FIGS. 17 and 18 show screen images provided to a user via a graphical user interface (GUI) of DAS 1102. FIGS. 17 and 18 show aerial views of different sites imported to DAS 1102, with GPS position markers for the site indicated along the X and Y axes. Tracks of GPS acquired for the site shown in FIG. 18 are plotted along a curved residential street. A variety of maps may be imported into DAS 1102, including aerial, satellite, topographical, cultural, utility, structural, or any other map type (or combination of same) providing information of importance to the survey. Battery status of the various sensors, including EMI, GPR, GPS, and high frequency seismic sensors, for example, may be provided in the GUI of DAS 1102.

FIG. 19 shows a screen image provided to a user via a GUI of data processing engine 1110. DPE 1110 performs a number of operations on the data received from DAS 1102 and other data. DPE 1110, for example, performs sorting of EMI sensor data received from DAS 1102, and handles GPS to UTM or State Plane conversion. DPE 1110 also sorts GPR sensor and positioning data received from the GPR sensor and GPS sensor associated with the GPR sensor. This sorting entails merging all sensor data sets into a single file with all data points correctly associated with a position. These positions may be in any of a plurality of global reference frames, depending upon the requirements of the individual survey.

As can be seen in FIG. 19, configuration parameters associated with a cart that is used to transport the various sensors at a site may be established by the user. The cart configuration screen shown in FIG. 19 allows the user to set up the geometry of the sensors of the sensor carts relative to the position of the antenna of the GPS sensor, such as GPS sensor 1204 shown in FIG. 7. The values of X and Y offsets of the GPR and EMI sensors relative to the antenna position may be input. Values for the tow point and tow distance may also be input. A cart dynamics algorithm of the present invention uses the sensor geometry parameters shown in FIG. 19 to very accurately determine the position of each sensor relative to a single reference (e.g., a single GPS antenna). Using this approach, the cumulative errors that can occur when using a conventional “tangent” method are altogether avoided. It is noted that such errors can be 1 or several meters, particularly when the cart is navigating curves. Such errors may be acceptable is some applications, but may be wholly unacceptable in others.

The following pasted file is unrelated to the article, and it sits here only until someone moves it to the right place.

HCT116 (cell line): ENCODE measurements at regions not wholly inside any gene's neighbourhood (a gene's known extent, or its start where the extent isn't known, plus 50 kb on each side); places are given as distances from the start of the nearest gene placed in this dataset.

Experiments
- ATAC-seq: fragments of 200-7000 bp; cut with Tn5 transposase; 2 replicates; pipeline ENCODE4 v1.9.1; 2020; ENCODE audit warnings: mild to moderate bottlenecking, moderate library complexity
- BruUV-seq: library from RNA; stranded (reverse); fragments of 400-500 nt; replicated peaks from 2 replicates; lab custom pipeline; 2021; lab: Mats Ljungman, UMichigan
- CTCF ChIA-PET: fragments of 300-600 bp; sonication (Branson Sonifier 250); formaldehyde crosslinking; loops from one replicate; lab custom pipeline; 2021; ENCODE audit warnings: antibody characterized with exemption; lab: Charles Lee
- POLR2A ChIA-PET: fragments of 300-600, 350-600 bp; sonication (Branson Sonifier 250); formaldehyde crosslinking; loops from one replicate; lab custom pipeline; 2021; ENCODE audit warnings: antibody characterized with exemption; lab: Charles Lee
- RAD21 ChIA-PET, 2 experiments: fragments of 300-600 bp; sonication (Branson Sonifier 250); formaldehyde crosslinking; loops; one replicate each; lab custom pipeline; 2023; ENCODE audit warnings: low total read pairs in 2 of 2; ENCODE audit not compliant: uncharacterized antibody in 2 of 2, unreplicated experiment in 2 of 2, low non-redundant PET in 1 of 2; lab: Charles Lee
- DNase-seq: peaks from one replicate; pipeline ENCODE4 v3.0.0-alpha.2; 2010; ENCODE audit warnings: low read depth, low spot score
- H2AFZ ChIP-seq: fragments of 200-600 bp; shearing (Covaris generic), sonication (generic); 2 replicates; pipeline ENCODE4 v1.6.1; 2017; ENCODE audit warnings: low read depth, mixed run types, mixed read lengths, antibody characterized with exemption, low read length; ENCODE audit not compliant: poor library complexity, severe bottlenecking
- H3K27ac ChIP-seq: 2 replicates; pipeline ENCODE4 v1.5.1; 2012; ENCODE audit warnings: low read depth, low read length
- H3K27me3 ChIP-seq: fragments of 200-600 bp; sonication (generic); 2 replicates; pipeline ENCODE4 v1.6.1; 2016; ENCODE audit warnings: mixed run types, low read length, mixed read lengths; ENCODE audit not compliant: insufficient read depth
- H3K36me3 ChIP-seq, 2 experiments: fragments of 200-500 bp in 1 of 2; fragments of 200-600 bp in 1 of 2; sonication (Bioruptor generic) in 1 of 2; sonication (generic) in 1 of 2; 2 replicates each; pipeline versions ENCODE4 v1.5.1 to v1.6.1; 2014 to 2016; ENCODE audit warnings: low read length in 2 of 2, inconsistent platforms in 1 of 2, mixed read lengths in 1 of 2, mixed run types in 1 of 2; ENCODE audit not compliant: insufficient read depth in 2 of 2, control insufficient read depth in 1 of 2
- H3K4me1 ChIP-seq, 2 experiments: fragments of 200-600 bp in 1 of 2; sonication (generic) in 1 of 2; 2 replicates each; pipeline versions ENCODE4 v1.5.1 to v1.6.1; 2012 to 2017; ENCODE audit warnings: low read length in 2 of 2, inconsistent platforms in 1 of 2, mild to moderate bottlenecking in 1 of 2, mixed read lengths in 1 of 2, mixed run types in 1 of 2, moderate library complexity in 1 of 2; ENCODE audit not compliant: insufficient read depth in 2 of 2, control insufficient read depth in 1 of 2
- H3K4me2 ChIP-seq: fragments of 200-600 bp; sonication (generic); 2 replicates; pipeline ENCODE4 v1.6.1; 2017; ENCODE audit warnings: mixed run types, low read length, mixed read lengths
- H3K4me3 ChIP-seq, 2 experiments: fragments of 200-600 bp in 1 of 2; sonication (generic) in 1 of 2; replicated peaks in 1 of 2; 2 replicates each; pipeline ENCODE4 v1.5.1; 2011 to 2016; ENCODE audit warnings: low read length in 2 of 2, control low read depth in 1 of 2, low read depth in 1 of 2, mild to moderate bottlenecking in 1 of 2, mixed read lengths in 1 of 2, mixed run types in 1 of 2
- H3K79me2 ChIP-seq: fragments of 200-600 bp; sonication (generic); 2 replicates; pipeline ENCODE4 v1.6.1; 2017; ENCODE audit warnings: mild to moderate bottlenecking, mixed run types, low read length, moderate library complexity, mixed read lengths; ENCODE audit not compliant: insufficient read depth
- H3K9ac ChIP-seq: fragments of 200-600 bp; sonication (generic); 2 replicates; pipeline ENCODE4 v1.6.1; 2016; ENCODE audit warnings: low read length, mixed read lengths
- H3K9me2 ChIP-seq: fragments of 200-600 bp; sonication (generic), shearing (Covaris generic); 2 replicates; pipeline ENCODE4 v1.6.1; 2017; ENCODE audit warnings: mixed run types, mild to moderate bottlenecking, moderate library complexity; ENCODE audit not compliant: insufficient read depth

Returning to FIG. 16, DPE 1110 creates files for direct import to the SPADE system 1112. DPE 1110 has the capability to handle multiple positioning scenarios, including full GPS, GPS end points, surveyed end points, straight lines, and curved lines. A full on-line help facility for DPE 1110 is available to the user.

SPADE 1112 provides a number of capabilities, including feature extraction 1118, EMI sensor data processing 1116 (e.g., inversion of EMI sensor data for depth computations), shallow application seismic sensor data processing 1114, and a variety of data visualization capabilities 1113. SPADE 1112 also provides for the import/input of field notes, context notes, and cultural features (and any related positioning data) concerning the site. A feature fusion system 1120 provides for feature fusion, confidence measure, and mapping functions. This data fusion function takes the features identified in SPADE 1112 by the separate sensor platforms, and performs a data fusion function. Thus, the product of this step is a fused set of feature locations and identifiers, each with a higher confidence of detection probability than any sensor used alone. The point of this step is to provide a map with higher probability of detection and lower false alarm rates than is possible if any single sensor were used independently.

FIG. 20 shows additional details of SPADE 1112 in accordance with embodiments of the present invention. As is shown in FIG. 20, SPADE functionality may be implemented using a processor 1134 coupled to a display 1113 that supports a GUI for SPADE 1112. A user input device 1140 (e.g., keyboard, mouse, trackball, touch stylus for a touch sensitive display, microphone for voice activated I/O) is also coupled to the processor 1134 to facilitate user interaction with SPADE 1112.

Raw sensor data is acquired by a number of sensors 1106A-1106N, such as those described above. The raw sensor data, any associated calibration data 1107A-1107N, and position data 1104 for each of the sensor 1106A-1106N is processed to form raw image data 1324A-1324N for each of the raw sensor data sets. The processing of raw sensor data 1106A-1106N, calibration data 1107A-1107N, position data 1104 and raw image data may be handled by DAS 1102 and DPE 1110 discussed above with reference to FIG. 16. Also, the position data 1104 associated with each sensor 1106A-1106N may be acquired using a position sensor dedicated to each sensor or a position sensor common to two or more sensors. For example, high accuracy GPS position data may be acquired for two or more sensors (e.g., GPR and EMI sensors) in accordance with a cart dynamics algorithm of the present invention.